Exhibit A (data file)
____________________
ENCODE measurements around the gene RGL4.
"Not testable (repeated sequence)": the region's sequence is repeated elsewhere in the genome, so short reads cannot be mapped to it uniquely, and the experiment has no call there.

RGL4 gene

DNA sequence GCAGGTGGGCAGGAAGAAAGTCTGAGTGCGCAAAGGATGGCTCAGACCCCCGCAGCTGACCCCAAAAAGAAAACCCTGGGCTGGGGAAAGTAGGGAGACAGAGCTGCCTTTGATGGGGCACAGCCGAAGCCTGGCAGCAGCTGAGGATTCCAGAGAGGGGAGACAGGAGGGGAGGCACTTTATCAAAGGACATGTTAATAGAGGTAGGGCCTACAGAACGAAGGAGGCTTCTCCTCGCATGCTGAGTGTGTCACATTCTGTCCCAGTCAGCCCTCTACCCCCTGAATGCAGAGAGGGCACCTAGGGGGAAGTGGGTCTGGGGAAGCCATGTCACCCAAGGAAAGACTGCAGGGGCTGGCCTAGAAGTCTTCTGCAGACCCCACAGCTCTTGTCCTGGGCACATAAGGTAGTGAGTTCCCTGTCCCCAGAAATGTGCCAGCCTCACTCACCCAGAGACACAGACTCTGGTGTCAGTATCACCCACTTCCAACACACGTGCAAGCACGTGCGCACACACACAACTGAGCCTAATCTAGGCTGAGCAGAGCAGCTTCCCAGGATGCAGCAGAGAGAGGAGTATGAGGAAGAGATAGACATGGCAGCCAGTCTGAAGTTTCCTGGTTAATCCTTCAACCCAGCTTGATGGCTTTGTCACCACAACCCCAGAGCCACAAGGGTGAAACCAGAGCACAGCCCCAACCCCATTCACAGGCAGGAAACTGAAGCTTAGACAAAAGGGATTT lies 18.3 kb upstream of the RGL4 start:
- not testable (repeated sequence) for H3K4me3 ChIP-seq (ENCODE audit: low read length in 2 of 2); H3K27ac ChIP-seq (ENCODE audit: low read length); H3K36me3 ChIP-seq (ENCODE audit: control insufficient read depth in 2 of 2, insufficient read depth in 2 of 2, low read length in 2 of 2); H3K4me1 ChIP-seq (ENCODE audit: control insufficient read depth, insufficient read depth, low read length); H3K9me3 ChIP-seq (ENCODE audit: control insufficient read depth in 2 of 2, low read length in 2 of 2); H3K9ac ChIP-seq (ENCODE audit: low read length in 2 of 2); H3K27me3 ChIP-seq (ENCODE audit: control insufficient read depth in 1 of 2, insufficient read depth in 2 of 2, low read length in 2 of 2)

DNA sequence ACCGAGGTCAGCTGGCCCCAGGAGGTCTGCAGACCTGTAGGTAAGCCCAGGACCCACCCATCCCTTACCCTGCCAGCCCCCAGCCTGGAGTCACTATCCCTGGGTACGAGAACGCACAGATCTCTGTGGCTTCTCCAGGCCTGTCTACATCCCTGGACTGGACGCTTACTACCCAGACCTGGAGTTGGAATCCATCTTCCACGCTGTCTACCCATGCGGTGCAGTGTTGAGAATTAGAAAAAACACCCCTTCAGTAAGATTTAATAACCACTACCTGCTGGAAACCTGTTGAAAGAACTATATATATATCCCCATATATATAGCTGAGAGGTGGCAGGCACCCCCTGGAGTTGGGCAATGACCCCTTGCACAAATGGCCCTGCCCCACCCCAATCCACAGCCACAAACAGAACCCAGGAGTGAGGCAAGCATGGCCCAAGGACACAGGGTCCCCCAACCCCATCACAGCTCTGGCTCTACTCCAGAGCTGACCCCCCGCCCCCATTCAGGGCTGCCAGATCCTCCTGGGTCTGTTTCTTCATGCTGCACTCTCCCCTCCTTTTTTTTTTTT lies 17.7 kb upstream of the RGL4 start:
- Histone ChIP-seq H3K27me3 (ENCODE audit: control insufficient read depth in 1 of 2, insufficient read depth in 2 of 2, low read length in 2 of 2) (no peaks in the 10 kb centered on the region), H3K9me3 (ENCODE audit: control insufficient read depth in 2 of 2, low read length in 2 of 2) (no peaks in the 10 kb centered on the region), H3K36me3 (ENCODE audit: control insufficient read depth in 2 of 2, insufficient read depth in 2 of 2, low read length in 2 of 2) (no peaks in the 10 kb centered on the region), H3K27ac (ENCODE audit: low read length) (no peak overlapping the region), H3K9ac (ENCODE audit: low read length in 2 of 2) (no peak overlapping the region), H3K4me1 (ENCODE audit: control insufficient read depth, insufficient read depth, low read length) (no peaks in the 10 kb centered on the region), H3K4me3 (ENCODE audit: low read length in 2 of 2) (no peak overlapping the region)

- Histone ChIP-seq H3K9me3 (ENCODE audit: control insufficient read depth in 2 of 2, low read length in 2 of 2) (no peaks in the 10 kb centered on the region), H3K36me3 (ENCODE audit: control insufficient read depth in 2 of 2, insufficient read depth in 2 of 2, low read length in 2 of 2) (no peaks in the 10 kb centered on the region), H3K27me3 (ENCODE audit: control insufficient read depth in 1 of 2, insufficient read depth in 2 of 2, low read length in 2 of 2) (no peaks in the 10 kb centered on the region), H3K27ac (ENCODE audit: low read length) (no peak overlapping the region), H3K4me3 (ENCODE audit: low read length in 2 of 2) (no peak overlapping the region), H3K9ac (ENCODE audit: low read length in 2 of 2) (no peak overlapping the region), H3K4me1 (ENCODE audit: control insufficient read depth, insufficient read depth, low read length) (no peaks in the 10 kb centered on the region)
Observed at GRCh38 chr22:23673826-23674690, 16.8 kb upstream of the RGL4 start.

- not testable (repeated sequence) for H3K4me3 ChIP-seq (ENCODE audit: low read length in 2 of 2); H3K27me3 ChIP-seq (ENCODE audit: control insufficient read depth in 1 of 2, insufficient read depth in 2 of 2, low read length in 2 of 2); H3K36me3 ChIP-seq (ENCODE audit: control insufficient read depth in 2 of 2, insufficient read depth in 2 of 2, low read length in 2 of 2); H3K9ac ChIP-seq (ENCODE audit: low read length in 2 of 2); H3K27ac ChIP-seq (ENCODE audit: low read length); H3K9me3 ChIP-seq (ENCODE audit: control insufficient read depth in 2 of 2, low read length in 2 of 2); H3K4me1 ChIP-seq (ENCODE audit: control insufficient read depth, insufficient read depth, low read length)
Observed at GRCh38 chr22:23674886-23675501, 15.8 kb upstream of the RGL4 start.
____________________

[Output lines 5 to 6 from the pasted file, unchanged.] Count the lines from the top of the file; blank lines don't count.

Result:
- not testable (repeated sequence) for H3K4me3 ChIP-seq (ENCODE audit: low read length in 2 of 2); H3K27ac ChIP-seq (ENCODE audit: low read length); H3K36me3 ChIP-seq (ENCODE audit: control insufficient read depth in 2 of 2, insufficient read depth in 2 of 2, low read length in 2 of 2); H3K4me1 ChIP-seq (ENCODE audit: control insufficient read depth, insufficient read depth, low read length); H3K9me3 ChIP-seq (ENCODE audit: control insufficient read depth in 2 of 2, low read length in 2 of 2); H3K9ac ChIP-seq (ENCODE audit: low read length in 2 of 2); H3K27me3 ChIP-seq (ENCODE audit: control insufficient read depth in 1 of 2, insufficient read depth in 2 of 2, low read length in 2 of 2)

DNA sequence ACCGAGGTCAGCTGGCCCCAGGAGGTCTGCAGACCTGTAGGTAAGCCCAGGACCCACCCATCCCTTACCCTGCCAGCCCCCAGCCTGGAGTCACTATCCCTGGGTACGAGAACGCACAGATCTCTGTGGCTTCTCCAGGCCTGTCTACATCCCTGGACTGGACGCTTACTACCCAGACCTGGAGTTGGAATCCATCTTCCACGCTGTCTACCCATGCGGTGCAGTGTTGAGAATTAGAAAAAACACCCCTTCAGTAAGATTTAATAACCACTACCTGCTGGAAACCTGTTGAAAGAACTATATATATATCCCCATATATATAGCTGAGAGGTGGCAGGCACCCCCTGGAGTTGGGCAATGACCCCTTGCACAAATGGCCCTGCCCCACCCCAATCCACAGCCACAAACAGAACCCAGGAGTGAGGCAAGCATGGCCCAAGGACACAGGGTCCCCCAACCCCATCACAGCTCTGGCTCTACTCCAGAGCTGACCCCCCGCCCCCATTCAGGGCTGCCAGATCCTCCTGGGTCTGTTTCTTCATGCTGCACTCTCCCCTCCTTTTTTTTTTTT lies 17.7 kb upstream of the RGL4 start: